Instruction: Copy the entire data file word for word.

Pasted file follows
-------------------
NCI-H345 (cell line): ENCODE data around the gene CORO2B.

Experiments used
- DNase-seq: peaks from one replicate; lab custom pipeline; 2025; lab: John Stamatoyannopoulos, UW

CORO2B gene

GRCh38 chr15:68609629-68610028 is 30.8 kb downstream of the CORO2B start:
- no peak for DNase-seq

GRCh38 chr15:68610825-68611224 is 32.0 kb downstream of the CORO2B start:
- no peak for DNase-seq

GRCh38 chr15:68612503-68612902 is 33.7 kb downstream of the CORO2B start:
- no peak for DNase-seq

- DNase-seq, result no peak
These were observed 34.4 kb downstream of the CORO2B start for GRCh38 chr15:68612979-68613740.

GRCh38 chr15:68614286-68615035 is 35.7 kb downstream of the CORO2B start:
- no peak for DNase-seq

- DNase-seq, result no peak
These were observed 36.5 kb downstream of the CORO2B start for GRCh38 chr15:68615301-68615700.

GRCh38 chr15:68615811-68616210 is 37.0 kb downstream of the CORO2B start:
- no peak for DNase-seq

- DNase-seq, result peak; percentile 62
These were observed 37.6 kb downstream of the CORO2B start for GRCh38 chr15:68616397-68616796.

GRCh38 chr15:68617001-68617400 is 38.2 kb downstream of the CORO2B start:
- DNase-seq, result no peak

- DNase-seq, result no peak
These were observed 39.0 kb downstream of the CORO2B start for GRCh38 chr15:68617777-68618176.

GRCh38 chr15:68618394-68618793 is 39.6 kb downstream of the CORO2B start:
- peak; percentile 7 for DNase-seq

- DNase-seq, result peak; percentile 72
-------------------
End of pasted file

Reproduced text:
NCI-H345 (cell line): ENCODE data around the gene CORO2B.

Experiments used
- DNase-seq: peaks from one replicate; lab custom pipeline; 2025; lab: John Stamatoyannopoulos, UW

CORO2B gene

GRCh38 chr15:68609629-68610028 is 30.8 kb downstream of the CORO2B start:
- no peak for DNase-seq

GRCh38 chr15:68610825-68611224 is 32.0 kb downstream of the CORO2B start:
- no peak for DNase-seq

GRCh38 chr15:68612503-68612902 is 33.7 kb downstream of the CORO2B start:
- no peak for DNase-seq

- DNase-seq, result no peak
These were observed 34.4 kb downstream of the CORO2B start for GRCh38 chr15:68612979-68613740.

GRCh38 chr15:68614286-68615035 is 35.7 kb downstream of the CORO2B start:
- no peak for DNase-seq

- DNase-seq, result no peak
These were observed 36.5 kb downstream of the CORO2B start for GRCh38 chr15:68615301-68615700.

GRCh38 chr15:68615811-68616210 is 37.0 kb downstream of the CORO2B start:
- no peak for DNase-seq

- DNase-seq, result peak; percentile 62
These were observed 37.6 kb downstream of the CORO2B start for GRCh38 chr15:68616397-68616796.

GRCh38 chr15:68617001-68617400 is 38.2 kb downstream of the CORO2B start:
- DNase-seq, result no peak

- DNase-seq, result no peak
These were observed 39.0 kb downstream of the CORO2B start for GRCh38 chr15:68617777-68618176.

GRCh38 chr15:68618394-68618793 is 39.6 kb downstream of the CORO2B start:
- peak; percentile 7 for DNase-seq

- DNase-seq, result peak; percentile 72